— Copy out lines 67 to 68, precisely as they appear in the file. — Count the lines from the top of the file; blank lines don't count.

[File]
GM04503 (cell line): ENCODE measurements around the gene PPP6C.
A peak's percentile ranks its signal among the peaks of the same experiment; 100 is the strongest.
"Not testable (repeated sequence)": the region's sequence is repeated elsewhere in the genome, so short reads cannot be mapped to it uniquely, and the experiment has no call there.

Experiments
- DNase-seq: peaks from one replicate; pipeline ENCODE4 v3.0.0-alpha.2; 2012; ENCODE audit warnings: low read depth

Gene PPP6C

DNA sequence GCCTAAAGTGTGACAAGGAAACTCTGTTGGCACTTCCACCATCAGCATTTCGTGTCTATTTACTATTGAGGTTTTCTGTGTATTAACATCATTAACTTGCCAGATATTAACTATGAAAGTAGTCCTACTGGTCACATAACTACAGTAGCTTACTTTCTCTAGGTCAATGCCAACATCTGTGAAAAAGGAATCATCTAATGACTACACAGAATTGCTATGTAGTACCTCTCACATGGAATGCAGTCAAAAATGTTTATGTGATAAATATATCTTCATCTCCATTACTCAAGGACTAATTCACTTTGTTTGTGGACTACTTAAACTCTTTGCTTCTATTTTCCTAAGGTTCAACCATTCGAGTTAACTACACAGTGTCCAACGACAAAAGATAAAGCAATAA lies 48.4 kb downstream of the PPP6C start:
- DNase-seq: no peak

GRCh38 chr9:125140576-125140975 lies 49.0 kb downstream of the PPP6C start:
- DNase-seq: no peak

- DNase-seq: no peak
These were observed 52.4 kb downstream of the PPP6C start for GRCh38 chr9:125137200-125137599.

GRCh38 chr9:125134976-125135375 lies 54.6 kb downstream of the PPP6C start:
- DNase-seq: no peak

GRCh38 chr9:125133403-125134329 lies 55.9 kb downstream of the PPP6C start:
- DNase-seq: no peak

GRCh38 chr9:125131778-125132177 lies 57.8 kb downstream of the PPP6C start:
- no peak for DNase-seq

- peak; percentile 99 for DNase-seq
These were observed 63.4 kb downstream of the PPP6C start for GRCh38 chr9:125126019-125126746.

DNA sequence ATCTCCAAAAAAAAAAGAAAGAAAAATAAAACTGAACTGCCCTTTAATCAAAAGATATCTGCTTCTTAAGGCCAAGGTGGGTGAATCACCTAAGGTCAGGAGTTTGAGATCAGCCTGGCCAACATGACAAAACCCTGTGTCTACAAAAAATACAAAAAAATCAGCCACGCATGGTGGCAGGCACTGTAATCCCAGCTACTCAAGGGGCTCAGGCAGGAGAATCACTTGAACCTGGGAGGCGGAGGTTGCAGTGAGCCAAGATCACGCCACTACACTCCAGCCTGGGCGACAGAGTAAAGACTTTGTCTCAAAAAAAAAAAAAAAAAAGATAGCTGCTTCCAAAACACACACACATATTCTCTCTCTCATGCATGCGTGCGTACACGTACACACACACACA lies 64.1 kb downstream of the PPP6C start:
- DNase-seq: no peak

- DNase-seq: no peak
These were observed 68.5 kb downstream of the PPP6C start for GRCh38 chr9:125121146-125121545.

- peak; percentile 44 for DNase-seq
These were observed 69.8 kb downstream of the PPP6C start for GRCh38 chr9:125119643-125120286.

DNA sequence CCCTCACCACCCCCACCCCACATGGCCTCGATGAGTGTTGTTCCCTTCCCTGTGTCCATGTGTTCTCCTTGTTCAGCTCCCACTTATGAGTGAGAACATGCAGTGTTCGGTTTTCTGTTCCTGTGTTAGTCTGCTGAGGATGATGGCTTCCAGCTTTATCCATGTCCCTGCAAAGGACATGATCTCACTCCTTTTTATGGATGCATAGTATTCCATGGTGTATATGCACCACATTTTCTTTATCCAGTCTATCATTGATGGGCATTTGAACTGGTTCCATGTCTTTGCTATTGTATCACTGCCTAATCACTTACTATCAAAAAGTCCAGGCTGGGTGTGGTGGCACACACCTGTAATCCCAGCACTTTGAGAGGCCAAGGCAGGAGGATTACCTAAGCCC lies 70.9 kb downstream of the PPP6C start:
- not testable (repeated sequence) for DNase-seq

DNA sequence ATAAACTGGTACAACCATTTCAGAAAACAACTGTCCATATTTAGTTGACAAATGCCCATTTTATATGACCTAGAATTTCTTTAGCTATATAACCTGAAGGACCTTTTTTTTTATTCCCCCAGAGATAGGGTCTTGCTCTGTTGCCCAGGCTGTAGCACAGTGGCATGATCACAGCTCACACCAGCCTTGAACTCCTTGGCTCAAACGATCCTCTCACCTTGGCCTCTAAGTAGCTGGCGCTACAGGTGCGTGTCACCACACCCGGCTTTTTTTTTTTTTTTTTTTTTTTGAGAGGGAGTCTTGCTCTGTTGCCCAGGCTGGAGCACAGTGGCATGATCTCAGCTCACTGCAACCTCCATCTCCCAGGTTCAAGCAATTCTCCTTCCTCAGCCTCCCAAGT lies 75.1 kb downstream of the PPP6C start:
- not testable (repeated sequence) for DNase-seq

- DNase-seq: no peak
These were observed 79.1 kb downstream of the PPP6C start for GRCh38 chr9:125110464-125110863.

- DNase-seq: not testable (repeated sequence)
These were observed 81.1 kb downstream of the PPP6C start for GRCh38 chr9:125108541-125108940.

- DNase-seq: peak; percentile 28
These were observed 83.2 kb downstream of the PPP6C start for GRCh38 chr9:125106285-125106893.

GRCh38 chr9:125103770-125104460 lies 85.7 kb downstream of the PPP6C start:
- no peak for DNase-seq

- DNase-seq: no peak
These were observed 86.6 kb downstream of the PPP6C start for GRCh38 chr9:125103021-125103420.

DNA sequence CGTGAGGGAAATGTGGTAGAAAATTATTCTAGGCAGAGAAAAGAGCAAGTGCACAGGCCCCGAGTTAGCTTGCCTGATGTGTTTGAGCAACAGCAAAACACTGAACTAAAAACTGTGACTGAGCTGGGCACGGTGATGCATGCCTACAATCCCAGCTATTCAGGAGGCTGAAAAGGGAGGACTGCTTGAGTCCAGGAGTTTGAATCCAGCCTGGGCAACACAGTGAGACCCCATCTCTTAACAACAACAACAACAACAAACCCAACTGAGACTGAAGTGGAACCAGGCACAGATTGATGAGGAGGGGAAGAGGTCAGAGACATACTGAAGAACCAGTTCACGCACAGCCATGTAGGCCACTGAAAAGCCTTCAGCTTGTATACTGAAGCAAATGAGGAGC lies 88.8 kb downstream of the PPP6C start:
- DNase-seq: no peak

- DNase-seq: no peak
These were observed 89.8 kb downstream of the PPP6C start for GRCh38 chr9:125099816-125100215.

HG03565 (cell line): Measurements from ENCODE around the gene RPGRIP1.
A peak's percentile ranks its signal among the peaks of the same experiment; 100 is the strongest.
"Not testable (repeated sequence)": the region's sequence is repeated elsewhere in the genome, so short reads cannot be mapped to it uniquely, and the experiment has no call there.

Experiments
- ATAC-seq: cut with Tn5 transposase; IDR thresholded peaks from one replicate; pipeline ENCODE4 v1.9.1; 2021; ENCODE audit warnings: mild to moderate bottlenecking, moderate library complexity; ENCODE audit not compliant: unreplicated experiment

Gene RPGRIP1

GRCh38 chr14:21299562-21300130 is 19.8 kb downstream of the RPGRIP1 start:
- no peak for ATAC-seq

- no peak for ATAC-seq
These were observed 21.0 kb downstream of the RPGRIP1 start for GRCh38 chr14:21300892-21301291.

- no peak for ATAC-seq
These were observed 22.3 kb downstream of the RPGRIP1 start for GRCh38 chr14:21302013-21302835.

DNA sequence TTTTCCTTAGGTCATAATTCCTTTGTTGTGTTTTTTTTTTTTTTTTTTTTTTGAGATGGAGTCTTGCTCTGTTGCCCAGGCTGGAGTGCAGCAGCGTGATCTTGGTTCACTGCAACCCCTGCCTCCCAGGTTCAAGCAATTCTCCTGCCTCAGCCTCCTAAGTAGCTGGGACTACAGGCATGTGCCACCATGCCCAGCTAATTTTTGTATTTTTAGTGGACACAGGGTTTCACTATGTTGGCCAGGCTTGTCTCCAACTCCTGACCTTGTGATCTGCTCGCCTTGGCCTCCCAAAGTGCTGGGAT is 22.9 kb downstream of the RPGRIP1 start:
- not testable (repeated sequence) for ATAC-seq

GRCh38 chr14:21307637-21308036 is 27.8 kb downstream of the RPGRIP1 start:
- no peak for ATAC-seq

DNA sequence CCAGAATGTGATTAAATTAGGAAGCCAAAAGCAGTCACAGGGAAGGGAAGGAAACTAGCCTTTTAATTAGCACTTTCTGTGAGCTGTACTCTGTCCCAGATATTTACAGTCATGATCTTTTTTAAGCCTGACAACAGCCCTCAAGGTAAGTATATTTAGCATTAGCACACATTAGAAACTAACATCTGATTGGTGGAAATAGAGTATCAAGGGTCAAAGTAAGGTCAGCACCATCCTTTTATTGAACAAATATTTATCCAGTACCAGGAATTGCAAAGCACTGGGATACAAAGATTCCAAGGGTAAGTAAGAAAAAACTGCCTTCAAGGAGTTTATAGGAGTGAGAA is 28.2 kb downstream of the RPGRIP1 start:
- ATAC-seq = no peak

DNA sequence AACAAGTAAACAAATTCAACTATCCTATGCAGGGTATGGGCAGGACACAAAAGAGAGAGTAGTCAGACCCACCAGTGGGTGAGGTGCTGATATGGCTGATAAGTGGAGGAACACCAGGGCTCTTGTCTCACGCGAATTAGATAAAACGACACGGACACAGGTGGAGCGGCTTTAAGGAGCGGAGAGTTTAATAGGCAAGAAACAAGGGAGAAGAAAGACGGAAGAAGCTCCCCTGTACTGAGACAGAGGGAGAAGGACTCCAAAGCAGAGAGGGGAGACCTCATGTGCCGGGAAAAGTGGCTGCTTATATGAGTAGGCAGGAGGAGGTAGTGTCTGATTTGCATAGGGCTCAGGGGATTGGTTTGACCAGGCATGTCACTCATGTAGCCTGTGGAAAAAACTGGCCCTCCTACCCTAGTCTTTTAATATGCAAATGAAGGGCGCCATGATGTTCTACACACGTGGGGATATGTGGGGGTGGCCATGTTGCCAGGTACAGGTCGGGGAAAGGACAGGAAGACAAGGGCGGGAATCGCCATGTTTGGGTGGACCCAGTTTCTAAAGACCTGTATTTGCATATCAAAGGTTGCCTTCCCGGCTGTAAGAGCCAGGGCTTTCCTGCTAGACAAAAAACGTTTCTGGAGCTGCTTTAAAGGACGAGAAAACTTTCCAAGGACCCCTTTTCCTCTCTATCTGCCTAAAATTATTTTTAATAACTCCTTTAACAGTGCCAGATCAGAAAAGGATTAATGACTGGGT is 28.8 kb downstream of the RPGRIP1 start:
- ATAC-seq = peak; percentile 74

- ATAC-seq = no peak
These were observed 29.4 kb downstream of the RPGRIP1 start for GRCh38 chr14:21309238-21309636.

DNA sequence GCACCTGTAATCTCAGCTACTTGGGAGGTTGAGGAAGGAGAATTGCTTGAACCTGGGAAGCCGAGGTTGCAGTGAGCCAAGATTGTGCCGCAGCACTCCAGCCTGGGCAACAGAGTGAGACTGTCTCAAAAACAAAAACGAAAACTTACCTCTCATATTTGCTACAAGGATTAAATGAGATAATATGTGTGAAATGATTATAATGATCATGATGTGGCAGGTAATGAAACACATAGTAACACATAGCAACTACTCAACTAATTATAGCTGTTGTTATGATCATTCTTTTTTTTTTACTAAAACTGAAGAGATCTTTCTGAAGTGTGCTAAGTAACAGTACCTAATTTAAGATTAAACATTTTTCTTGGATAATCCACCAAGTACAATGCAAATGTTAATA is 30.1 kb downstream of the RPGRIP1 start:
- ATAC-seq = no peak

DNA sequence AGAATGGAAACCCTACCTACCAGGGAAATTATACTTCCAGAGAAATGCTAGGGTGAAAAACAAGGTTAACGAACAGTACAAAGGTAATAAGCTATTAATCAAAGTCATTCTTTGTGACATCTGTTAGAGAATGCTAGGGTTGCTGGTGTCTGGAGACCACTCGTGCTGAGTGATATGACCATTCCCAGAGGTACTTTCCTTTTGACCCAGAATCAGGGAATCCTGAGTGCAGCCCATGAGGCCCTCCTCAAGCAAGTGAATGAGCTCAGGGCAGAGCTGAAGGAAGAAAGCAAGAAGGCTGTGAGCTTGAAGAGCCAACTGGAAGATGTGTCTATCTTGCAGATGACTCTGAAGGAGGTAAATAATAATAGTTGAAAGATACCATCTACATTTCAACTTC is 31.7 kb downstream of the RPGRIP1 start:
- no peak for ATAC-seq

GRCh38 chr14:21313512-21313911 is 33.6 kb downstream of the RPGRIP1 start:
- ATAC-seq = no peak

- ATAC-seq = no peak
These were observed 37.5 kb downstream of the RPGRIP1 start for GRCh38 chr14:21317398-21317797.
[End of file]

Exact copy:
DNA sequence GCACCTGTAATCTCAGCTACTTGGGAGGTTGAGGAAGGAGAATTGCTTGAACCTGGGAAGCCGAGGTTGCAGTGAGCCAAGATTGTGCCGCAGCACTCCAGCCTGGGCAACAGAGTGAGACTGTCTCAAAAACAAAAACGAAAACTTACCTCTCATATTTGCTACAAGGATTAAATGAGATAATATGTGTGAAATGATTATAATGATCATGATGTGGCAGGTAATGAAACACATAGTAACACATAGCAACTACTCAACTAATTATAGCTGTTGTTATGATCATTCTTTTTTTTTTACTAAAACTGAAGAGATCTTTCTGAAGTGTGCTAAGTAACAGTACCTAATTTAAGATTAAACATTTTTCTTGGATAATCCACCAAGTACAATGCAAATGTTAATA is 30.1 kb downstream of the RPGRIP1 start:
- ATAC-seq = no peak